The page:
Trump’s DOL Rescinds Obama-Era Franchise Rule

Inside Sources discusses the rollback of the joint employer rule with Trey Kovacs.

The Department of Labor (DOL) withdrew Wednesday from an Obama-era rule which critics argue put unnecessary burdens on franchises.

Former President Barack Obama oversaw significant changes to labor law during his time in office. The business community expressed particular concern over changes made to the joint-employer standard. The standard determines whether an employer is responsible for the employees and labor liabilities of a company it contracts with.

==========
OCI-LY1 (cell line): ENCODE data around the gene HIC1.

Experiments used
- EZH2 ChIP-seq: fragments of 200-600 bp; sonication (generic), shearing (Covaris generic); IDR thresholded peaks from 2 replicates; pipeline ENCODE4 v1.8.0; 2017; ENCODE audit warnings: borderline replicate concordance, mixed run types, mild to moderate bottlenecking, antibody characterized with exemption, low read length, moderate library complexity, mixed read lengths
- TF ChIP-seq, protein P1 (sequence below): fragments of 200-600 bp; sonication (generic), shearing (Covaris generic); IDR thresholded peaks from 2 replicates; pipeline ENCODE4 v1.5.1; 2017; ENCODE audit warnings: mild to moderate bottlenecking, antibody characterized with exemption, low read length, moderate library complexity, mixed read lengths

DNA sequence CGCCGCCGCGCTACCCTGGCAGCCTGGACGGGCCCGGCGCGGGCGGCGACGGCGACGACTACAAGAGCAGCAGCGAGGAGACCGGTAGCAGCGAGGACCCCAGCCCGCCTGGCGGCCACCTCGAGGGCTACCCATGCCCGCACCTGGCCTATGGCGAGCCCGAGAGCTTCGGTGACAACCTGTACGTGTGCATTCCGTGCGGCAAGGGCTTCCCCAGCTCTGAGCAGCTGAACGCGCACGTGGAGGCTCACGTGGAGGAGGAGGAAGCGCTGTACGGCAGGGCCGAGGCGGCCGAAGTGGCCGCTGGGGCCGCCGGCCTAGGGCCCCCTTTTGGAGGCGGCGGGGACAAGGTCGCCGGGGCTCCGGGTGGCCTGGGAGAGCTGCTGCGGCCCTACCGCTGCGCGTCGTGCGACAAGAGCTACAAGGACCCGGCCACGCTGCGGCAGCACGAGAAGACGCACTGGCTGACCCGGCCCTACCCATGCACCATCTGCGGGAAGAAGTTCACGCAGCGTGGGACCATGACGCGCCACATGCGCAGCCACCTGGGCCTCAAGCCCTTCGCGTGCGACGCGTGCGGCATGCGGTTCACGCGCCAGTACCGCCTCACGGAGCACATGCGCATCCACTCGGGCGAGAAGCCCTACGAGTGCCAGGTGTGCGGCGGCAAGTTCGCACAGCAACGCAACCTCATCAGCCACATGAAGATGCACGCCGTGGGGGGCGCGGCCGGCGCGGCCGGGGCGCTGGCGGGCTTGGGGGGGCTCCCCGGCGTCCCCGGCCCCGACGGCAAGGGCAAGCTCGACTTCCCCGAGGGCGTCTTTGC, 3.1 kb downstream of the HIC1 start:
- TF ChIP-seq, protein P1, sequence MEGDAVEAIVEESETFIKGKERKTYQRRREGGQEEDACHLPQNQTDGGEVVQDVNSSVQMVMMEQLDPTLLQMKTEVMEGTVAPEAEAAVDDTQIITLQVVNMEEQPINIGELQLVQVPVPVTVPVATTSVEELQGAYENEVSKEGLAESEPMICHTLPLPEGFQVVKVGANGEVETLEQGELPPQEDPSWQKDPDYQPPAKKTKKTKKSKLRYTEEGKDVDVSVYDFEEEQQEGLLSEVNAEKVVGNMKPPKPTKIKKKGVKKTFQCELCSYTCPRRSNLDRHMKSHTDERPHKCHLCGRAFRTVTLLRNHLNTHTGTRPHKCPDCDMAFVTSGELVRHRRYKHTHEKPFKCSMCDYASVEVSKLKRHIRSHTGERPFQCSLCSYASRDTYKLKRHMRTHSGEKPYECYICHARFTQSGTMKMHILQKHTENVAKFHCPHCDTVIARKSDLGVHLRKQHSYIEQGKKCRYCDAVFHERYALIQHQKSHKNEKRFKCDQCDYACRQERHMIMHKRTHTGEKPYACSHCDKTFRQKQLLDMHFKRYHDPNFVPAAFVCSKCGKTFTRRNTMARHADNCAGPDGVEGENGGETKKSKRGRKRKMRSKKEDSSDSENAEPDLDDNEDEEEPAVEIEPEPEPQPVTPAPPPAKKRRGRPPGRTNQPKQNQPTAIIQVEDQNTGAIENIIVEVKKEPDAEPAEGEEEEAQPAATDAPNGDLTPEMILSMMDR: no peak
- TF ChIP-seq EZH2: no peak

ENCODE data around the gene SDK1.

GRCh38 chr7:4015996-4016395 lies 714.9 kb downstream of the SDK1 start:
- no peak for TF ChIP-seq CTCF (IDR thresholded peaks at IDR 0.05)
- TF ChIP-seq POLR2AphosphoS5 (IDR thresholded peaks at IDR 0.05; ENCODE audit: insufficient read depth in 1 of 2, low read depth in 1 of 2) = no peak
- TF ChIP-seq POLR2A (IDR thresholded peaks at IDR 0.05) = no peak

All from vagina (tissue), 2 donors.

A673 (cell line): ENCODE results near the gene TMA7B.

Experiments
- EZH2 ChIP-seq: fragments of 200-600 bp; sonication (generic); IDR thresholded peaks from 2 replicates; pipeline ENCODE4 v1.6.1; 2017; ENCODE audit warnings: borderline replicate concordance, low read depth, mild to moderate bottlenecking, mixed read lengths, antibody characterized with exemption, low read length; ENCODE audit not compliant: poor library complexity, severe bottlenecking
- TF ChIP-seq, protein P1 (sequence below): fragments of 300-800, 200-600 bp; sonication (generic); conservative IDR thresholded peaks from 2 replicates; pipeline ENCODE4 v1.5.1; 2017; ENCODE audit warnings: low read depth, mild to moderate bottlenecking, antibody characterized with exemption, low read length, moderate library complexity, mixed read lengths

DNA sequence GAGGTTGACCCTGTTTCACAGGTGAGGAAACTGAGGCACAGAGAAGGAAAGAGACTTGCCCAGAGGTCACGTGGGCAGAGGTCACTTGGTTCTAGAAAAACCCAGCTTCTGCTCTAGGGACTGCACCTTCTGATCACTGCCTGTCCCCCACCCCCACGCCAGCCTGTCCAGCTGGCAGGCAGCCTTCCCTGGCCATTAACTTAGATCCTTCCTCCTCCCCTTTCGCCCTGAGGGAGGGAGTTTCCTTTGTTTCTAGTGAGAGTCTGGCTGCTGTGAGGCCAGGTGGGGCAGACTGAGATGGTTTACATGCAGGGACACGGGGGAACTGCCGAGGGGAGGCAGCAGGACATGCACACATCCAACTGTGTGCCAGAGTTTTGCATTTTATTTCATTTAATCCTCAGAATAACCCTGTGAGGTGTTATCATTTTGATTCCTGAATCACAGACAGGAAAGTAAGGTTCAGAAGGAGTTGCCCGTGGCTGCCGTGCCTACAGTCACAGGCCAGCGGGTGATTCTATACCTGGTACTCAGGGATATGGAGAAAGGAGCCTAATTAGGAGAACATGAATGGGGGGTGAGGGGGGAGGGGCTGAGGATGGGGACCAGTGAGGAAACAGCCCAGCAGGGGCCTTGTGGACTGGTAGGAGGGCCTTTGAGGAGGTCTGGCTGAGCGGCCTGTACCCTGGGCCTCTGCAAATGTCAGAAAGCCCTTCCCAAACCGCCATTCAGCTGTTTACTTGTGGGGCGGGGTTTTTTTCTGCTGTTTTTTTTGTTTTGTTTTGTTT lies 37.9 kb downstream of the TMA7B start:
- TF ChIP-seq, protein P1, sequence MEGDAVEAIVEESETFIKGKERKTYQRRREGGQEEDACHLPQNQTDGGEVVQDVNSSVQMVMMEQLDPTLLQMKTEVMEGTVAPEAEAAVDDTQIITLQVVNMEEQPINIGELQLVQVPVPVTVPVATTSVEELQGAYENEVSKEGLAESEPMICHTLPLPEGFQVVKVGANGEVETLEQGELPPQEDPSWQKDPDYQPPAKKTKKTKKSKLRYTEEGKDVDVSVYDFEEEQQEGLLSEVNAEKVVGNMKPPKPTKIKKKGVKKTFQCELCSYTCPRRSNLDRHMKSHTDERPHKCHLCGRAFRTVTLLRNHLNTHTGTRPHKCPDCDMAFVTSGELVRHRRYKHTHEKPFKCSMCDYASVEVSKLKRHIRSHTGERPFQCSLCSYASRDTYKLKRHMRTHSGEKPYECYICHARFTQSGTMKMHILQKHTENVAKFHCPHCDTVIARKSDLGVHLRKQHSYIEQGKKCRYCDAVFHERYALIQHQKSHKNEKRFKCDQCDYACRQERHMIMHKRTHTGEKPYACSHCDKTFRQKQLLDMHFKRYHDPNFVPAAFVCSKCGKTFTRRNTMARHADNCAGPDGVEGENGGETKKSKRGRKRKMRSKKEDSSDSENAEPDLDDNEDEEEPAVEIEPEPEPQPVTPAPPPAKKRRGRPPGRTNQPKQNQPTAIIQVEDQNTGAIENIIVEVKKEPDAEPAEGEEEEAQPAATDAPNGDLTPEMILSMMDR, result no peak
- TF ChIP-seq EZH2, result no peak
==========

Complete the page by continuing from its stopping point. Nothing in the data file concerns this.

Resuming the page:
Employers take on a lot of legal burdens and costs when they become joint-employers. The National Labor Relations Board (NLRB) brought about the new standard by changing how it ruled on those cases. The Department of Labor (DOL) announced its intent to upend the new standard in a statement.

“Labor Secretary Acosta’s decision to rescind regulator guidance on independent contractor and joint employer rules is a positive sign this administration will reverse federal rules that needlessly hamstring worker and employer flexibility in the modern workplace,” Trey Kovacs, labor policy expert at the Competitive Enterprise Institute, said in a statement provided to InsideSources. “The labor rules at issue amounted to informal regulatory ‘dark matter’ that made it harder for people who want to be in business for themselves and punished large companies for contracting with smaller ones.”

Read the full article at Inside Sources.